Corak: What will COVID Mean for the Future of Fiscal and Social Policy? Temporary Foreign Workers aspects

From a recent presentation by Corak:

The federal government was very attentive to a whole host of concerns that can only be charitably described as poor public policy. These include repeated extensions of the CEWS, intergenerational transfers of capital gains, and most recently campaigns for extensions and forgiveness of loans taken through the Canada Emergency Business Account (CEBA).

There is an important discussion to be had about the moral hazards associated with these changes, and their consequences for a dynamic and efficient small business sector. Indeed, all of this is piled onto a corporate tax structure that is increasingly making small businesses a tax haven and putting a break on productivity growth.

But the coup de grace in this unfortunate policy evolution is the government’s acquiesce to the demand for an expanded Temporary Foreign Worker program. Employers now have the opportunity to hire up to one-fifth, and in some cases 30 percent, of their low-wage workforce through the Temporary Foreign Worker program.

This represents a major wage subsidy, even if it is not recorded as an expenditure in the government’s books. It is just the opposite of what policy directed to an inclusive labour market should be doing. Low wage workers, those who have a tenuous foothold in the labour market either because they themselves are recent immigrants, have a disability, or are young, will likely see more limited wage growth and job opportunities as a result of this policy change.

This change may also potentially shut off the possibility of upgrading employment and human resource practices in the care economy, particularly in Long-Term Care facilities and in early childhood care. The pandemic illustrated that the use of contingent and itinerant work arrangements in long-term care homes had devastating and shameful consequences. The challenge for a policy maker wishing to promote an inclusive labour market is to transform this sector into a “craft” based economy, with upskilling of workers who offer community and family based care and support.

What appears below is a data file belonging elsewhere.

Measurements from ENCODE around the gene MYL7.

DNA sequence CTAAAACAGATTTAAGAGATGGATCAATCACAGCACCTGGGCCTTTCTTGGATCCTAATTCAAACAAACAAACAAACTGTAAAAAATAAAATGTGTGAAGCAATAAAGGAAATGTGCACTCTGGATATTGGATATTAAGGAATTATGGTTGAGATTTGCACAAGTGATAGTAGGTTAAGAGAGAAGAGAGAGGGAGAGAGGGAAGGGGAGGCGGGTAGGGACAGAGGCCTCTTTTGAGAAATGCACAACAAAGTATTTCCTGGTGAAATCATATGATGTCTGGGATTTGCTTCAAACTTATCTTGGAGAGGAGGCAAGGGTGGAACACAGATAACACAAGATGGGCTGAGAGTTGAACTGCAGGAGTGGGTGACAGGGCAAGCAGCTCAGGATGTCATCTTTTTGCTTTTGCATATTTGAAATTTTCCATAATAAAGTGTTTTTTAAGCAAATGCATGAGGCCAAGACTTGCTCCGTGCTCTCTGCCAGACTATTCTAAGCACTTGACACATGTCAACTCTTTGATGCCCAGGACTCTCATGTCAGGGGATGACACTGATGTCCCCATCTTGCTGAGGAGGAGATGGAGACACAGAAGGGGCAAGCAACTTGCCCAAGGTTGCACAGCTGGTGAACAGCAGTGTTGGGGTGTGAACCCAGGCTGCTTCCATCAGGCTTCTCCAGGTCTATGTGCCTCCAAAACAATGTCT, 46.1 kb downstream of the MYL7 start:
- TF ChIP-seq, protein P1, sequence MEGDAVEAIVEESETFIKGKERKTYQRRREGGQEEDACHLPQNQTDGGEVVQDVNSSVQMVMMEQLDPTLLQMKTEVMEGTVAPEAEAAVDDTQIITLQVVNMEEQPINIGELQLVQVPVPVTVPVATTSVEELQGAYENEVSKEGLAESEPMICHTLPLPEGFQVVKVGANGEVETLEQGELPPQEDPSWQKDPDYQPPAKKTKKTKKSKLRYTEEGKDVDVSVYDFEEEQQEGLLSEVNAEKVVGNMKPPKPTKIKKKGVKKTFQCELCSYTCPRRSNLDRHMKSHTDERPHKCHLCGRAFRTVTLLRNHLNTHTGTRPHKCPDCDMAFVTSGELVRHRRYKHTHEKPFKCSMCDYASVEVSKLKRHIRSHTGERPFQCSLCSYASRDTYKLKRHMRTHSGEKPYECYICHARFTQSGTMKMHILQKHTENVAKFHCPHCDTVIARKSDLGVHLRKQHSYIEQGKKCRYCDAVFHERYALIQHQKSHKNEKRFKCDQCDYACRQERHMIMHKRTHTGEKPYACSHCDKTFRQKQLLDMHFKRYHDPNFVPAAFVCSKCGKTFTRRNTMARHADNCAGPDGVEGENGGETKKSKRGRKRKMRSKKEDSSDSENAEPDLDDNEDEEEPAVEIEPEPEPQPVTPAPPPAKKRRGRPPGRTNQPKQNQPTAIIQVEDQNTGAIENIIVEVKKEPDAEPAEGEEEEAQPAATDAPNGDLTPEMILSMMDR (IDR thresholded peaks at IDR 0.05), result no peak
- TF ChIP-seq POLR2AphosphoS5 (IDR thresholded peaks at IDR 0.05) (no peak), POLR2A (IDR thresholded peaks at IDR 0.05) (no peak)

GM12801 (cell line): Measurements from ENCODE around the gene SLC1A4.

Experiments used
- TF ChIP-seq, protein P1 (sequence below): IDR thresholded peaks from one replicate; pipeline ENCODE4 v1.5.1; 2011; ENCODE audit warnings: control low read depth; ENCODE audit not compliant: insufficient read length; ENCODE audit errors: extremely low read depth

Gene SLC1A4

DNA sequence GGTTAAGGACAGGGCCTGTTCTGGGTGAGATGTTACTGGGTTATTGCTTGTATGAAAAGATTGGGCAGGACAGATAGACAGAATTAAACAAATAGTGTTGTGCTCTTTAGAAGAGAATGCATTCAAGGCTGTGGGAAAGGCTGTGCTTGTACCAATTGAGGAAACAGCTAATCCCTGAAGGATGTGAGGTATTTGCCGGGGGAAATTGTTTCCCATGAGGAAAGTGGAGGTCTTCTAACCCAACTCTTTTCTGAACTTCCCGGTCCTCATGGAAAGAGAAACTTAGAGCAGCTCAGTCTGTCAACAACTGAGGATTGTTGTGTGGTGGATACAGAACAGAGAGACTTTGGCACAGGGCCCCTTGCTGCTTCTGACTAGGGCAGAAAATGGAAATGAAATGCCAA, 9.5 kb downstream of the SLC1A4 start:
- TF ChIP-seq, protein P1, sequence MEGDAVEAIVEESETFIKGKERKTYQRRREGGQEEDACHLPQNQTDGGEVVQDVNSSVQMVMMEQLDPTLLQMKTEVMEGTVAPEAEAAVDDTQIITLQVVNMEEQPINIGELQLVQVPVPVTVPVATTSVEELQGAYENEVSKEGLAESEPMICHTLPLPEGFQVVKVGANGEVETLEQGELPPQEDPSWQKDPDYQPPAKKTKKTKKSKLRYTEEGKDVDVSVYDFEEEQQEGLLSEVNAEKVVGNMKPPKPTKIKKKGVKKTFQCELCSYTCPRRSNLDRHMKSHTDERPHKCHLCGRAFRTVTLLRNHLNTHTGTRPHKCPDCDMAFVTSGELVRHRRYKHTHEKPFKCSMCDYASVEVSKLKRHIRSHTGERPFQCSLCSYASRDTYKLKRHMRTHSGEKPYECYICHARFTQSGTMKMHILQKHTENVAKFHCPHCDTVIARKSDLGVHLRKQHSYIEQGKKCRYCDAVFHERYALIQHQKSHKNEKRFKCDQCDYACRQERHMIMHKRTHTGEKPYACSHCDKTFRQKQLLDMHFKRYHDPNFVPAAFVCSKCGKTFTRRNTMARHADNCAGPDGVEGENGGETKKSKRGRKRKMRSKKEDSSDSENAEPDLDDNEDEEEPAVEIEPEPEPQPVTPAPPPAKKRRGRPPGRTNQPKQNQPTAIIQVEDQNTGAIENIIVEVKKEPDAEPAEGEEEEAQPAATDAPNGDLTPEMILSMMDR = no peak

An unfortunate legacy of COVID on public policy directed to employers is the threat of growing inefficiencies and inequities as a result of subsidies that cannot be rationalized by any sort of market failure.

Post COVID policy incoherence threatens an inclusive labour market

Public policy may continue to make determined and important changes in a progressive and inclusive direction, and even take steps toward a tighter social safety net that some will appreciate as a basic income.

But other choices bring the very goal of a “strong and inclusive labour market” into question and in the long term threaten the sustainability of more generous transfers to individuals. The labour market will be more inefficient and inequitable because of sustained subsidies to small business and increased reliance on temporary foreign workers. 

And more polarization and inequality of jobs, wages, and market incomes will in turn make the maco-economy more unstable and more challenging to manage.

What will COVID mean for the future of fiscal and social policy? The future is unclear not because of inherent uncertainty, but rather because of explicit choice and the incoherence that it has engendered.

Source: What will COVID Mean for the Future of Fiscal and Social Policy?

About Andrew
Andrew blogs and tweets public policy issues, particularly the relationship between the political and bureaucratic levels, citizenship and multiculturalism. His latest book, Policy Arrogance or Innocent Bias, recounts his experience as a senior public servant in this area.

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